[MUSIC PLAYING][Mike Wallace & Alison Wray Discuss CriticalReading][How do you define critical reading?]
MIKE WALLACE: Critical reading meanslooking for claims that authors make about what something isor what it should be in the social worldand checking that they've got adequate backingto justify or warrant those claims being accepted.[Mike Wallace, Cardiff University]And if we're going to engage in critical reading,it's probably best done with what we call frontline texts--
MIKE WALLACE [continued]: these could be research articles, theoretical books,and so on--rather than what we call support texts--encyclopedias, internet encyclopedias too of course,or textbooks and the like--because there isn't really space for the authorsto provide the evidence for the various claims
MIKE WALLACE [continued]: that they are relaying in giving an overview of what peoplehave claimed in their field, and so on.So support texts are a brilliant wayof beginning to get your understanding of a new fieldfor you, but fairly soon you need to be addressingfrontline text--people's journal articles and so on-- where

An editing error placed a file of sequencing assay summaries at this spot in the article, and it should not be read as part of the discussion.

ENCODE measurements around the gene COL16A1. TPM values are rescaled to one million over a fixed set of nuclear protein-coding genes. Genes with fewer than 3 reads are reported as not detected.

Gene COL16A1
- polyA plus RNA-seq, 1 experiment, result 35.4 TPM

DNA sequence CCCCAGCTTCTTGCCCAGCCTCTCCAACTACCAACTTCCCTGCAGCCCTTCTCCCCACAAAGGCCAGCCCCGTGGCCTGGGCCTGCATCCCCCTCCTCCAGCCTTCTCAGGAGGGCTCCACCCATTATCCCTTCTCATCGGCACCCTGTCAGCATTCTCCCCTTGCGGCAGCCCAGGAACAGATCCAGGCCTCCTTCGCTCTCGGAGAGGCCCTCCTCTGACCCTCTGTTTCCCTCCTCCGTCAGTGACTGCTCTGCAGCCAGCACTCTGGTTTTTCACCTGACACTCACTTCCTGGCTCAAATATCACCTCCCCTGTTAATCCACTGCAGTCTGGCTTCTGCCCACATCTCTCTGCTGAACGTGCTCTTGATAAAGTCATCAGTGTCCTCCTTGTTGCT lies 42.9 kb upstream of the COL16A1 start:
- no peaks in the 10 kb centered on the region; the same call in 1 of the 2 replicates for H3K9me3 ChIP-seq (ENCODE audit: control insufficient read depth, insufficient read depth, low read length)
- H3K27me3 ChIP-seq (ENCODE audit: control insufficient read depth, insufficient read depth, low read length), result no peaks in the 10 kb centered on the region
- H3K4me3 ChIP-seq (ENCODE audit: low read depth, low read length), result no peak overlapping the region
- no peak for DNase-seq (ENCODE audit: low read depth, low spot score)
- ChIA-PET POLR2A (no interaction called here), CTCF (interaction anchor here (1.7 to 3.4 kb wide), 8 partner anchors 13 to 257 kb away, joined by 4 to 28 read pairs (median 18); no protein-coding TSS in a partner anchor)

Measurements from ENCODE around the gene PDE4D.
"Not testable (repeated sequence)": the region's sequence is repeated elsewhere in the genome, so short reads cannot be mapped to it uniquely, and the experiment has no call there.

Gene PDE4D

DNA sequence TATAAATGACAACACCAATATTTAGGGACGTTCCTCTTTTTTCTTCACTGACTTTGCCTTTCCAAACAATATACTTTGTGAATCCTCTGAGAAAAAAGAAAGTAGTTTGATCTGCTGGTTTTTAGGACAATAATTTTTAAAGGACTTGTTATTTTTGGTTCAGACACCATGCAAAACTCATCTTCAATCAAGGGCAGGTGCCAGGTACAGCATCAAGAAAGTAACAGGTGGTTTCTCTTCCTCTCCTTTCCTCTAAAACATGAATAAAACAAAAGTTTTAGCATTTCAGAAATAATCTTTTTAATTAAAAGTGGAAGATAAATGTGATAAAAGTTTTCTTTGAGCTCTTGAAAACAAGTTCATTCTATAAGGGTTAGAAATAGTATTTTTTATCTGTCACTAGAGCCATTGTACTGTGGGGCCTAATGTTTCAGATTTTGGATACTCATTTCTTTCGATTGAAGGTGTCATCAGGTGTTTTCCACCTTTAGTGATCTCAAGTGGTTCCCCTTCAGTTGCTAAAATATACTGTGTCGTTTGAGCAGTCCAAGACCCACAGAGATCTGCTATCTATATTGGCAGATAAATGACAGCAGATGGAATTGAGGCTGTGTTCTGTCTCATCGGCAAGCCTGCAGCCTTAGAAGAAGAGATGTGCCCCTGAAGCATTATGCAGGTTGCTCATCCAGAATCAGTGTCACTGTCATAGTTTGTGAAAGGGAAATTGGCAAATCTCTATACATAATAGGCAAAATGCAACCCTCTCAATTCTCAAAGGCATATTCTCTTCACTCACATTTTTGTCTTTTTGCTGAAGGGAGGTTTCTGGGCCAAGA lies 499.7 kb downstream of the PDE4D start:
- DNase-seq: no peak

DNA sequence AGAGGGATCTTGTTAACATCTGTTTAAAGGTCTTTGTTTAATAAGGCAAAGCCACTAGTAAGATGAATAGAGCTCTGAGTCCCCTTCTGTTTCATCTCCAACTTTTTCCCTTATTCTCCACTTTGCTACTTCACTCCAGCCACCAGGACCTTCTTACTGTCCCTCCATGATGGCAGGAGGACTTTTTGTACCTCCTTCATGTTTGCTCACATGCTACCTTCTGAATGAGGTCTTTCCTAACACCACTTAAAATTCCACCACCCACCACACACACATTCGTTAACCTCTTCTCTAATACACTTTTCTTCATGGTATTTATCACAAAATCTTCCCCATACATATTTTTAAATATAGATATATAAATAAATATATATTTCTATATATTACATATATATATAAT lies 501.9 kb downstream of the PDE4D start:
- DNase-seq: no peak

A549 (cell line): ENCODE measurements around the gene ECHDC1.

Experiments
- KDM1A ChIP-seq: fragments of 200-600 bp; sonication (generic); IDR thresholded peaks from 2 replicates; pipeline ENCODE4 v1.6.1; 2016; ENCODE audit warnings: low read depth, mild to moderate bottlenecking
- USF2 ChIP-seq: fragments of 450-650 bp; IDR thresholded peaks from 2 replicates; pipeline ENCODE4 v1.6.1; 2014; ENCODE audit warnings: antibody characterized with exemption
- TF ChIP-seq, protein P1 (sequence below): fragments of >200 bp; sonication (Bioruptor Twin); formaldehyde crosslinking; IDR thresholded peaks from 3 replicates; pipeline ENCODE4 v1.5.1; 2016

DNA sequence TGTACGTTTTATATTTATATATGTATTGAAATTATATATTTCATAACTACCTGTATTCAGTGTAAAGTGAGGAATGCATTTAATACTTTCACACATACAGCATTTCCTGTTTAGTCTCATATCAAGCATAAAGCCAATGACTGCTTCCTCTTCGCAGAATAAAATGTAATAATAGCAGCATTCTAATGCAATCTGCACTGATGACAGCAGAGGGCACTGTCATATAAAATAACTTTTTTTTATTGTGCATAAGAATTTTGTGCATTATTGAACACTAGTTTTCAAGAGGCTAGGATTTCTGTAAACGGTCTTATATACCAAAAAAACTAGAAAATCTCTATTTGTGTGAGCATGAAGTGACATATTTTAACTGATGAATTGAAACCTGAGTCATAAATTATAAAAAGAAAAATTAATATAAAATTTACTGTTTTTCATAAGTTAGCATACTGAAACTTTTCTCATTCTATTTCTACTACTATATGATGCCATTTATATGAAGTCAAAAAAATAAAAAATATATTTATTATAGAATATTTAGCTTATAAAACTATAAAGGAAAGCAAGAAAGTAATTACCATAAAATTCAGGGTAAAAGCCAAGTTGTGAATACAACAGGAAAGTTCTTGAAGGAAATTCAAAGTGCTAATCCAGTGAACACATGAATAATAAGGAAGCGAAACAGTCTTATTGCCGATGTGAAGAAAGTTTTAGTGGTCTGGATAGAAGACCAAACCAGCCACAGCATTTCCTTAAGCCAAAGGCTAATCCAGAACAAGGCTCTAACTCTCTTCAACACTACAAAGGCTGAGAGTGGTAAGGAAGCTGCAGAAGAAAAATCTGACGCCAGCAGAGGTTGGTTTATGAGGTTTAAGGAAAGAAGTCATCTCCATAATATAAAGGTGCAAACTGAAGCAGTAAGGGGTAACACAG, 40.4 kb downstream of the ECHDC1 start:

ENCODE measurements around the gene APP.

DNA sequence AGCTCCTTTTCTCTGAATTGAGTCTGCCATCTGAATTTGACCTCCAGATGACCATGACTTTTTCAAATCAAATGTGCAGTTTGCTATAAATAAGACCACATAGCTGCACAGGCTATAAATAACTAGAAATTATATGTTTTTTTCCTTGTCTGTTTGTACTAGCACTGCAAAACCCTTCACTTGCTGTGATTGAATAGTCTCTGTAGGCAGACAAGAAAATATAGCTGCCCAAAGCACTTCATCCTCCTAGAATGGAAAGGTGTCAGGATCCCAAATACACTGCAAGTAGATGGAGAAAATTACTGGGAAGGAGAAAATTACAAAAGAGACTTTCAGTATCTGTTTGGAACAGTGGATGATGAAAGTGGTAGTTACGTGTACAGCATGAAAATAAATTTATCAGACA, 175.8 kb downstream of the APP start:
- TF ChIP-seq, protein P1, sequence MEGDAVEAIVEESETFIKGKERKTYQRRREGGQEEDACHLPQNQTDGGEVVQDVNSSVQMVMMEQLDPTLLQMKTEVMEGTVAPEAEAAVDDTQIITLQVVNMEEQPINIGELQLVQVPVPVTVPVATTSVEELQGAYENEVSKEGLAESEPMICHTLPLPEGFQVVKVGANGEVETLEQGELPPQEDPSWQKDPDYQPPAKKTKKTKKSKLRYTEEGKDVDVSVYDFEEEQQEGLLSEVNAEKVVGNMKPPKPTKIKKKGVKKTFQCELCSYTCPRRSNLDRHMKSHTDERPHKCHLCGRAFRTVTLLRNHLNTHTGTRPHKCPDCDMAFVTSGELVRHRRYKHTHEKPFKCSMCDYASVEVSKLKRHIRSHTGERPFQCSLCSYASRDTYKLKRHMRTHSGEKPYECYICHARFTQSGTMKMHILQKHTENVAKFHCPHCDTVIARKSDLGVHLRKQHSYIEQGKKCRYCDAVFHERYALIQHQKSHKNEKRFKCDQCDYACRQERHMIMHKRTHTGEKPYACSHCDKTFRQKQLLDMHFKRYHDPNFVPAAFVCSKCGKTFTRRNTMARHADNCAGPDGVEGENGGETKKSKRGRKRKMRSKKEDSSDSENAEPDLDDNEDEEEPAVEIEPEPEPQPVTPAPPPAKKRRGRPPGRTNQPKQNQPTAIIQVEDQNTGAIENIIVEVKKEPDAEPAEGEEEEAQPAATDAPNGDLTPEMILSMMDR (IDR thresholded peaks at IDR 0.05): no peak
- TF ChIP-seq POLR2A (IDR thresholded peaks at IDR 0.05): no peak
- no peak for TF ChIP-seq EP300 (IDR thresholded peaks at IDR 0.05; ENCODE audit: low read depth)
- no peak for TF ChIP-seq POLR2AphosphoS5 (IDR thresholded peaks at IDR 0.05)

MIKE WALLACE [continued]: you can expect them to provide the evidence thatwill justify the claims they make about what they found out.
ALISON WRAY: Critical reading, I suppose,can be thought of essentially as discernment.It's when you read something, yousee that somebody makes a claim about the world,about something they found, and it's just thinking,OK, that's what you've claimed, so howdo I know that that's right?How do I know that I should take that seriously and perhapsbuild my own research on it?
ALISON WRAY [continued]: Is that a reliable claim?[Alison Wray, Cardiff University]And so you're thinking, how do you know thatand, OK, that's where you tell me how you know.So what have you done exactly?Can I tease apart bits of the assumptions that you've madeor the kind of data you've used?And so am I satisfied that that really does back up the claimthat you've made?And very often it will.
ALISON WRAY [continued]: But it is simply that you're taking a skeptical approach,if you like-- come on, convince me.If you can convince me, I'm willing to go with it,and then I will know that I'm building my own researchon something that is reliable.But once you read something and you think,do you know what, I just think it'sthe way you collected that data or it's the way you'veinterpreted what's being said that I'm not